Stroszek, Werner Herzog's 1977 tragic comedy, concerns the lives of three friends: Bruno, a street musician; Eva, a prostitute; and Scheitz, an older retiree. It begins with Bruno's release from prison in Berlin and an attack from Eva's pimps and tracks the friends as they try to make a new life in Wisconsin, where Bruno becomes employed with Scheitz's nephew Clayton. While Scheitz is an old eccentric, Bruno comes across as innocent (in both the usual sense and the more archaic meaning of mentally ill), if we can ignore the inherent ridiculousness of using that term to describe an alcoholic who has lived through prison and learned how to get by as an accordion player in Berlin's grimy squares. Eva has a more average outlook, but as the bills in Wisconsin pile up she becomes increasingly apathetic and depressed, spending many of her shots eating on the bed or couch or being forced back into her old job as prostitute. The hopeless defiance with which she thrusts one of their last payments at the man who collects their bills contrasts harshly with the happiness we saw when she got the money for the trip to America. Both of these sums come from what seems like the only way the impoverished friends can make any upward strides against their debts: Eva's prostitution. Bruno certainly never appears to make much money at all, and it's possible Clayton is underpaying him.
In Stroszek, Herzog explores the boundary between truth and fiction in an unusual way. While he implements many documentary-like techniques, such as a lack of saturation, a quick and low-budget shooting, a cast of non-professional actors who often play as themselves, an impartial, almost indifferent gaze, and a tarnished, peeling-paint realism, the plot is bizarre and dream-like and the characters, especially Bruno and Scheitz, bring with them an atmosphere of unpredictability. This juxtaposition lets a bleak film double as a very watchable comedy. In one scene, Scheitz walks along a grain-surrounded fence, testing the wood with a voltmeter. He comes across two American hunters and asks, in German, whether he can test a strange theory about “animal magnetism”. The bemusement we share with the hunters, who react naturally (and were probably not actors), is what makes the scene so humorous. They play along, not understanding German, but we know that even if they did it wouldn't matter since Scheitz's theory is so incomprehensible.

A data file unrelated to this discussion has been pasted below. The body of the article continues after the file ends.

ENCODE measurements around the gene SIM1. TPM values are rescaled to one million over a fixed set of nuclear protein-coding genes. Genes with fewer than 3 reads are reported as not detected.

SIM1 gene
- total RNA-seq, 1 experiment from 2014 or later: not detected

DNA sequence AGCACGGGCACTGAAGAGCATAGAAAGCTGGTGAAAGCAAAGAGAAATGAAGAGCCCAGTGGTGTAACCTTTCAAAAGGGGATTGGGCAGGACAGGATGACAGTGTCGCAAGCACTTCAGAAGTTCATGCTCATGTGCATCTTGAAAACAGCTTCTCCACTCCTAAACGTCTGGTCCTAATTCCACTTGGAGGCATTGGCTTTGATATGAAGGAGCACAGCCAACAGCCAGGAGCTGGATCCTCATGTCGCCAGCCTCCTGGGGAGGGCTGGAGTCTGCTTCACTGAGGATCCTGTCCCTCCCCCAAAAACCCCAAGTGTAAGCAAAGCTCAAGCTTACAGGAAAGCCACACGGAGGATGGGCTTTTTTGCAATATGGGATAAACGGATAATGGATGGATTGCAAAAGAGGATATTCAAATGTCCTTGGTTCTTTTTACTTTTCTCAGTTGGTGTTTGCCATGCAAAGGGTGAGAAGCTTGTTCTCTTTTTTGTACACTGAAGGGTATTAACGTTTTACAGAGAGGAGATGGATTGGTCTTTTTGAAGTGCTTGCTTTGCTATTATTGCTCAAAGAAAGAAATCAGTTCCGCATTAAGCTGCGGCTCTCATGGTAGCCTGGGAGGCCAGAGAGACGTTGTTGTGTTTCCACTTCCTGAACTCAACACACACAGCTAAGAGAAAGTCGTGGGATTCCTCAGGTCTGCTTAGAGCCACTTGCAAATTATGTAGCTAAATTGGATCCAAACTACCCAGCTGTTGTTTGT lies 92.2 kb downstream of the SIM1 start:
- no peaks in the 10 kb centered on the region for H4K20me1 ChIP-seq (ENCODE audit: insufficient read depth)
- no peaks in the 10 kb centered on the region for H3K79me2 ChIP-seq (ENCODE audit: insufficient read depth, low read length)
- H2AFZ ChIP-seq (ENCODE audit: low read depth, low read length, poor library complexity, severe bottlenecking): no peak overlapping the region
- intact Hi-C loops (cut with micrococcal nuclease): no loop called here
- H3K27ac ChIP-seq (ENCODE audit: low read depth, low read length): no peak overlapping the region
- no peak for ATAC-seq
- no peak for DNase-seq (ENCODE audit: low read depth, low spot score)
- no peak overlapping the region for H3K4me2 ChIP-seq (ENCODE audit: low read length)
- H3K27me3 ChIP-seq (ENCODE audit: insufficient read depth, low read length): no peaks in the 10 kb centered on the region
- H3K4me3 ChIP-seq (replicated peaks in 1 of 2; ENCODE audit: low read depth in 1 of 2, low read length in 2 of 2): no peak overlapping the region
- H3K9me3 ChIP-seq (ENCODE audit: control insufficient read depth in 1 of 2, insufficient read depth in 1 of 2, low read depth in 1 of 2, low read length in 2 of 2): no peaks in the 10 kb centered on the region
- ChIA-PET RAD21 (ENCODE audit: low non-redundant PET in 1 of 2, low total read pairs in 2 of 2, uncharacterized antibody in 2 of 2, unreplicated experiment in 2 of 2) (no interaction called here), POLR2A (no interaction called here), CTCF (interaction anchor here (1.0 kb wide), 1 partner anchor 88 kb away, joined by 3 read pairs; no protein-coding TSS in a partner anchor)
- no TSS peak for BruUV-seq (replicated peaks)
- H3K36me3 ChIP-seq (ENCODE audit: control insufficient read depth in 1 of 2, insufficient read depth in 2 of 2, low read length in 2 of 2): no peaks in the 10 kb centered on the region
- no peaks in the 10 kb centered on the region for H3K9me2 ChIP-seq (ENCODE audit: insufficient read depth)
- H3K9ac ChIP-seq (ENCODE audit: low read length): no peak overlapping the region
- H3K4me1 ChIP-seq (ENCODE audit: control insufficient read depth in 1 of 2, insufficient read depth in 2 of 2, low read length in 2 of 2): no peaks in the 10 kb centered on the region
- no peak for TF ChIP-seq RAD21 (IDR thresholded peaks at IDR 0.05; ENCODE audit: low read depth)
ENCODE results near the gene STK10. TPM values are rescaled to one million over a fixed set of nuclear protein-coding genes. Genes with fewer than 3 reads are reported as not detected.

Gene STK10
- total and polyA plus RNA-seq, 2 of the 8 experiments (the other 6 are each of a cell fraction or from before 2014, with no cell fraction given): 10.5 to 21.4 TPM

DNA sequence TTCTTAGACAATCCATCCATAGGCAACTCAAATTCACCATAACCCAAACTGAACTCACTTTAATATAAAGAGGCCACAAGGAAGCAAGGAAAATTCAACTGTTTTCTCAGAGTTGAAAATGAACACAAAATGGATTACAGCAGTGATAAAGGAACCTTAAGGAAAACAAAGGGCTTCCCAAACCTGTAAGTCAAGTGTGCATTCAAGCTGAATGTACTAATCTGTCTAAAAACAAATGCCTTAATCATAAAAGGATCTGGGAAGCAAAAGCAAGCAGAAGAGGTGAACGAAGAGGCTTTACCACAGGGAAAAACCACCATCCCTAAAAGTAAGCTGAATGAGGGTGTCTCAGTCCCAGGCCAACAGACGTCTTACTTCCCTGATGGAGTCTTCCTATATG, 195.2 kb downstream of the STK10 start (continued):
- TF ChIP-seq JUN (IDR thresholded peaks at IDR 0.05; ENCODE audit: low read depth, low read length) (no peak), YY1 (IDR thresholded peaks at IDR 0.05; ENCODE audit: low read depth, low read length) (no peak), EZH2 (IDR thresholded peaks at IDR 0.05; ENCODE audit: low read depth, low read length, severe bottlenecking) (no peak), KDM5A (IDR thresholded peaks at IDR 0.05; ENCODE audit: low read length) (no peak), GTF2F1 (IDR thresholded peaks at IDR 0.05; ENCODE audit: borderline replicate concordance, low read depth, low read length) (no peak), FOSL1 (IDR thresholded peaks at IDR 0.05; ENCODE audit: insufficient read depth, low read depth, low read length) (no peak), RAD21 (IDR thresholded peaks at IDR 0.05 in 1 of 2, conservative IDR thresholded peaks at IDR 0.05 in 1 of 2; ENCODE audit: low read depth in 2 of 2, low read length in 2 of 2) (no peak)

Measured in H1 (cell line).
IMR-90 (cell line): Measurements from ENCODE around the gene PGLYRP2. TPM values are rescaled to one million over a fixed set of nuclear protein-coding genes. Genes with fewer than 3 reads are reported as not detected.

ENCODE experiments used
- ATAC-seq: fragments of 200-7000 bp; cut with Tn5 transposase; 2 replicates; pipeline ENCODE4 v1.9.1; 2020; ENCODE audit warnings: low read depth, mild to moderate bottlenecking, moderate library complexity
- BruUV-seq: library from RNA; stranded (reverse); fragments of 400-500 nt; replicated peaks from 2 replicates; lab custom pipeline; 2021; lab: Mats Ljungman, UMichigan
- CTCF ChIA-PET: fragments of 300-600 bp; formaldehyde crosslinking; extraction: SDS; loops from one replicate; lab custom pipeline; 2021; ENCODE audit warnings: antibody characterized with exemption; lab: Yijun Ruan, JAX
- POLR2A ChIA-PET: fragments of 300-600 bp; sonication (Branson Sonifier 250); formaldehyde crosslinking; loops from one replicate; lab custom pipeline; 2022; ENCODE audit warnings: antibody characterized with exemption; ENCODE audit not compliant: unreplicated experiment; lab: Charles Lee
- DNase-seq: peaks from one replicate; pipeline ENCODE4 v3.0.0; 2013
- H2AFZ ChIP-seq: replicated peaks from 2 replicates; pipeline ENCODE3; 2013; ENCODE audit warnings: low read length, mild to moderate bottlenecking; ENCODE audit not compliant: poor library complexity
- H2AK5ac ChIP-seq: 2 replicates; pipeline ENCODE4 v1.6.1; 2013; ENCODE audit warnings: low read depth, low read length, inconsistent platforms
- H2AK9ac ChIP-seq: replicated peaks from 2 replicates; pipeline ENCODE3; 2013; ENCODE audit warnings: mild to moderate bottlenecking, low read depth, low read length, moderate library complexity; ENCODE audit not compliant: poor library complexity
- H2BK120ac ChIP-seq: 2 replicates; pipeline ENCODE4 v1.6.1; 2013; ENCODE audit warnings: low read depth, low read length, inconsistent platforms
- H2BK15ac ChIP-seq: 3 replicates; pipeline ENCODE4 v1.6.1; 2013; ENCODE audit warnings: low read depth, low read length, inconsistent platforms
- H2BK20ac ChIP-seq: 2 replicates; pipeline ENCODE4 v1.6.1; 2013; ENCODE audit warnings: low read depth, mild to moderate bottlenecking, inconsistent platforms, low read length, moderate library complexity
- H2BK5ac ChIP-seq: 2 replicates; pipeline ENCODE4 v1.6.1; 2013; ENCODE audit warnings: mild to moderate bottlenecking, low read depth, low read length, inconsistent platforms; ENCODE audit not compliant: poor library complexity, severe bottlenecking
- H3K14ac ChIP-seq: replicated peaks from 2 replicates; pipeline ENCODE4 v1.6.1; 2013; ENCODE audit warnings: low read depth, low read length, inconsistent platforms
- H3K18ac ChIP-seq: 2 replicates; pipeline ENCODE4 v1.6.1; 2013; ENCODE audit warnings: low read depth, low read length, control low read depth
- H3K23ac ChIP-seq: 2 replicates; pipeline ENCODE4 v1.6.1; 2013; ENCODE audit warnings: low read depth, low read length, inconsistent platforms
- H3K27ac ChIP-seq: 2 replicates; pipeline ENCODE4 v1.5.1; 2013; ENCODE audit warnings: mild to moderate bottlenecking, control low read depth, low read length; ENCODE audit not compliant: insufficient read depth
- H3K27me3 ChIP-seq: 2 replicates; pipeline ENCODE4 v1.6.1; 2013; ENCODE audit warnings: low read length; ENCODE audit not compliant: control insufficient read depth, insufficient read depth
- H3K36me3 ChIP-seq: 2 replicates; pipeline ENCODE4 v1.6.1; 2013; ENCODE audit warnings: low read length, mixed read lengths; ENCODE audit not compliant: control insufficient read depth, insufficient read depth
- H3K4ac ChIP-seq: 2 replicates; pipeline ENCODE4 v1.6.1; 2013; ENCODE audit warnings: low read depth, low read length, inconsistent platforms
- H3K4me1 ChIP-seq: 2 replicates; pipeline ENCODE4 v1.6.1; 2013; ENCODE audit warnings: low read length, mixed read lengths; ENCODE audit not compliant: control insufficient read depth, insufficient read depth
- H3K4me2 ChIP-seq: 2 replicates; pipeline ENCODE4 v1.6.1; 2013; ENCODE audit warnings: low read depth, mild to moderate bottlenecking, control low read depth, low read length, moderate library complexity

A Farm in Wisconsin. Licensed under CC at wikimedia commons.
When viewing Stroszek as a documentary, we naturally search for a slant. The most obvious one is its indictment, perhaps not of capitalism itself, but of its tendency to build and reinforce income and power inequalities. To build upon this premise, Herzog inverts many of the promises of America and wealth. The friends' tragic arc is a sad shadow of the American dream, and the predatory tendencies brought about by power are revealed through pimps' harassment, through an immigration office's confiscation of Bruno's bird (which occurs off-screen and gives Bruno yet another darkly funny line), and through the gleam from the gold rings of a painfully apologetic “man from the bank”. The auction, a staple representative of citizens' purchasing power, acts as a ruthless reminder of these cruelties. Rather than the fine art or antiques auctions so often portrayed in film, this one is for the humble prefabricated house on which Bruno and Scheitz have been unable to keep up with the payments. As the auction ends, Bruno walks aimlessly backwards with his usual inscrutable expression, homeless, while dogs cross the scene looking for food or attention. It's winter still and everything is a dull brown smeared with white and the trees are leafless against the drab sky.